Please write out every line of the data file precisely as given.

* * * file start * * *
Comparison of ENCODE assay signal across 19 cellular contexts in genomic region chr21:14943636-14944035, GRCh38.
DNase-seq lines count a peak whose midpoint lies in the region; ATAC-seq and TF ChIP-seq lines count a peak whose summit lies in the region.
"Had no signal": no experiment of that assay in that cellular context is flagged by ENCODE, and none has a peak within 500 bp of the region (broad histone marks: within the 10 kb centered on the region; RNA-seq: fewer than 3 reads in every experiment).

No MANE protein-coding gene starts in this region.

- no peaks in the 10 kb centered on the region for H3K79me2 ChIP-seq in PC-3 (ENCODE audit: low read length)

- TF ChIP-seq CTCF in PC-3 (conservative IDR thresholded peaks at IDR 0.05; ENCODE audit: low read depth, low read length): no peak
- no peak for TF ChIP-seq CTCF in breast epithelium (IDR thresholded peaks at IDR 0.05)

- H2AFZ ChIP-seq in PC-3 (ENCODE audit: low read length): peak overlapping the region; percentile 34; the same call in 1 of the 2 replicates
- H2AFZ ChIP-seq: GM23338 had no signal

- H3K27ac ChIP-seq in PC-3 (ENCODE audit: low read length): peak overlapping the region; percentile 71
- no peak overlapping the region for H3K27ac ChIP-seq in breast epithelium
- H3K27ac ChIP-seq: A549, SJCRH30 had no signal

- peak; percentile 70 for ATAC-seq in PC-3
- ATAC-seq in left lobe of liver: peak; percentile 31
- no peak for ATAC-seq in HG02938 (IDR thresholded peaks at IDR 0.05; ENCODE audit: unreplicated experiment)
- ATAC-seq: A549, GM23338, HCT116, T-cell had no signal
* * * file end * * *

Comparison of ENCODE assay signal across 19 cellular contexts in genomic region chr21:14943636-14944035, GRCh38.
DNase-seq lines count a peak whose midpoint lies in the region; ATAC-seq and TF ChIP-seq lines count a peak whose summit lies in the region.
"Had no signal": no experiment of that assay in that cellular context is flagged by ENCODE, and none has a peak within 500 bp of the region (broad histone marks: within the 10 kb centered on the region; RNA-seq: fewer than 3 reads in every experiment).

No MANE protein-coding gene starts in this region.

- no peaks in the 10 kb centered on the region for H3K79me2 ChIP-seq in PC-3 (ENCODE audit: low read length)

- TF ChIP-seq CTCF in PC-3 (conservative IDR thresholded peaks at IDR 0.05; ENCODE audit: low read depth, low read length): no peak
- no peak for TF ChIP-seq CTCF in breast epithelium (IDR thresholded peaks at IDR 0.05)

- H2AFZ ChIP-seq in PC-3 (ENCODE audit: low read length): peak overlapping the region; percentile 34; the same call in 1 of the 2 replicates
- H2AFZ ChIP-seq: GM23338 had no signal

- H3K27ac ChIP-seq in PC-3 (ENCODE audit: low read length): peak overlapping the region; percentile 71
- no peak overlapping the region for H3K27ac ChIP-seq in breast epithelium
- H3K27ac ChIP-seq: A549, SJCRH30 had no signal

- peak; percentile 70 for ATAC-seq in PC-3
- ATAC-seq in left lobe of liver: peak; percentile 31
- no peak for ATAC-seq in HG02938 (IDR thresholded peaks at IDR 0.05; ENCODE audit: unreplicated experiment)
- ATAC-seq: A549, GM23338, HCT116, T-cell had no signal